Why Your Child Care has Snow Days
I often hear complaints from parents about their child care closing on snow days. If it is a center the parent tends to take it pretty well because they understand the center has to be able to get enough staff through the door to keep ratios. When it is an in-home child care however, the attitude is very different. I hear comments like "I don't know why she needs to close, she's at home and doesn't have to drive anywhere. I'm the one who has to do the driving" and "If I'm willing to go to work she should be open to watch my child." The most insulting are the parents who remark that their provider is just using the school closing as an excuse to "Take a paid day off."
Building Trust with your Child Care Provider
When your new caregiver begins watching your children, you probably won’t know much about them. You won’t know their favorite color, their hopes and dreams or their bad habits. More importantly, you won’t know their parenting style. It is crucial that you choose a provider that is like you in parenting style. If you are a sixty’s style crunchy parent who uses cloth diapers and wants organic food for your child and your provider is a militant structure buff/ germ freak, the two of you will get along about as well as two male beta fish (you know, the pretty ones that live in little cups and look friendly but kill each other when put together?) in one tank. In other words, bad choice!
When Someone else Pays the Daycare Bill
I loved watching the Jensen kids. Four very bright children they made my day full and exciting. Although they were on daycare assistance, I was OK with $125 per week per child because they were well behaved and left before 5 PM, which left me with fewer kids to handle while making dinner. It usually takes at least 2 months before getting paid for the first time for a state client, because you can only bill at the end of the month and it can take up to 45 days for the state to issue a check. I was so looking forward to spending the $3800 the State of Iowa owed me. Instead of a check however, I got a notice that their daycare bill would not be paid. As luck would have it, mom had not turned in her pay stubs showing a substantial raise. The result was that her assistance was cancelled back to the day she applied. So all of the money that I counted on to pay my staff and my property taxes which were due was gone. I was going to have to borrow against the hubby’s 401K to even make it work. This was one of those days when I wanted to meet every parent at the door and tell them I was giving my 2-week’s notice. It seemed no matter how hard I worked I ended up struggling more than I would just staying home and living off my husband’s paycheck. The biggest disappointment was when mom announced since there was no way she could pay all the past due bill, she was simply going to move home to mom and send payments. Two years later and I haven’t seen .10c, let alone $3800.00. I could sue her, but she doesn’t have anything so I would simply be throwing good money after bad. Chalk it up to stupidity.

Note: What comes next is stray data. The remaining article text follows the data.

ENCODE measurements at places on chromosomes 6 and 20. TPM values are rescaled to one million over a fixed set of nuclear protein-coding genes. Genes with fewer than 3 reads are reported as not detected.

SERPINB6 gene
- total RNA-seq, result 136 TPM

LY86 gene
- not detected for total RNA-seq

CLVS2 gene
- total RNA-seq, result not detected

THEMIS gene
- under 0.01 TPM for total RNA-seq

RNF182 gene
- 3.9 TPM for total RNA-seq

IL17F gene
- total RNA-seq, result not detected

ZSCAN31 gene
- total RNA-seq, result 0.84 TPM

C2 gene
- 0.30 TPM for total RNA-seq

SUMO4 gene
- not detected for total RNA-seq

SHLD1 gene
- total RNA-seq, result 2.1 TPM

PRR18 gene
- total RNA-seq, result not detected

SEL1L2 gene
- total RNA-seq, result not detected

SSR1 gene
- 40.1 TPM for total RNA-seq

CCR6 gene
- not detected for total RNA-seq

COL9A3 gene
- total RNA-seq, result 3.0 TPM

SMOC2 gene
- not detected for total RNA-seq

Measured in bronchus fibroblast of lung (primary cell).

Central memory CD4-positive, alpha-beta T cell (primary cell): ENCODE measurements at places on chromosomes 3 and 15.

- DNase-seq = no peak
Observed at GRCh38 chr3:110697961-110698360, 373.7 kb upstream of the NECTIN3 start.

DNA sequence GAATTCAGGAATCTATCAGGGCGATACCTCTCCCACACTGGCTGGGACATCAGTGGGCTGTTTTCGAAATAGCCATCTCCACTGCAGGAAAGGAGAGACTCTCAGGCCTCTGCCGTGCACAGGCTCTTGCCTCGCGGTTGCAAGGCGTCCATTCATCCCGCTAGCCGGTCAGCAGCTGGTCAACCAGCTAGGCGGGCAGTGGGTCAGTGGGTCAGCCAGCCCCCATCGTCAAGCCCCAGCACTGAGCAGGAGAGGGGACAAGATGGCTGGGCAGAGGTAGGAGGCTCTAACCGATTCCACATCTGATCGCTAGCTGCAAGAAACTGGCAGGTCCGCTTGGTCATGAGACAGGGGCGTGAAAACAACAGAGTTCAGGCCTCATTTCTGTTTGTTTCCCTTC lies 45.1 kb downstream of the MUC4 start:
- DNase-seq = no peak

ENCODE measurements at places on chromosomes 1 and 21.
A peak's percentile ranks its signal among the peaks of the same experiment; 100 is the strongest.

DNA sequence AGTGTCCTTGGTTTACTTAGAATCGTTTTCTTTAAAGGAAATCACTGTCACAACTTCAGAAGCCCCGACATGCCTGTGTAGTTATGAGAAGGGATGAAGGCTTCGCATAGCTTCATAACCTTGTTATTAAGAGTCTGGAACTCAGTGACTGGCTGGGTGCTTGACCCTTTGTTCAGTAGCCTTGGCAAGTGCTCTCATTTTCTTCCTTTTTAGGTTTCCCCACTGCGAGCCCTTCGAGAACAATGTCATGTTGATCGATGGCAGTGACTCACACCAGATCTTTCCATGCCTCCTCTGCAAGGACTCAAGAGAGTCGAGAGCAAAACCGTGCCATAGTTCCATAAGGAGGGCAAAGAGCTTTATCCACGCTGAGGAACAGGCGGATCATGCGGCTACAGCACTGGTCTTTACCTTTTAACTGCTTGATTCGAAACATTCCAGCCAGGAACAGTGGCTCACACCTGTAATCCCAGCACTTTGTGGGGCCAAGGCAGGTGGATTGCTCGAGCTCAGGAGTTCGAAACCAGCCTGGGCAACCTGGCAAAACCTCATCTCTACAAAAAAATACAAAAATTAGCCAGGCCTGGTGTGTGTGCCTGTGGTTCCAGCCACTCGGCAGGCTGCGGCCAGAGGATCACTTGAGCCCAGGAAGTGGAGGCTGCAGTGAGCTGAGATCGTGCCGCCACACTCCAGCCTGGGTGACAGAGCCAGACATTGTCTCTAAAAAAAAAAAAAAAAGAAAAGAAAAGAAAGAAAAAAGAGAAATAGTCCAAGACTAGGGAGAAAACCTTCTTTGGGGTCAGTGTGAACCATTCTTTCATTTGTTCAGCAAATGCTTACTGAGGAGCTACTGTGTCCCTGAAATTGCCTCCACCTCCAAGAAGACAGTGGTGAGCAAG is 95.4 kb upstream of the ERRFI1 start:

Your expectations of Child Care
One warning I always give any parent who is looking for childcare is that it is crucial not to have unrealistic expectations. Even though you want the very best care for your child, you have to understand that the very best care would be you staying home. Next best would be your child spending the day with grandma or Aunt Suzie who never was able to have kids of her own. If you are going to place your child in any form of childcare, including a nanny in your home, that person is a substitute and will never do things the same way you would.
The "F Word" in Child Care
There are a few words in daycare that providers consider unofficial cuss words. These words are used by parents to get away with the very worst of behaviors. Like using the words “Allergies” or “Teething” as an excuse to drop a child at daycare that they know is not well and should be at home. Another buzz word for us is “Occasional” because usually it is used by a parent who wants us to watch their child for extra hours without getting paid for them.
Choosing a Childcare
If you are planning on having a baby, you should research the cost of child care where you live even before conceiving if possible. Planning for a child care bill is similar to planning for college tuition. You have a 4-5 year period where you have a payment that can be equal to or even higher than your mortgage. If you plan ahead and set aside one year's worth of care before getting pregnant, you can set aside a few extra month's worth before giving birth and set up a dependent care flex account through your work if they offer one so that each time you pay your fees, your work will reimburse you from your flex account with a simple form signed by your care provider.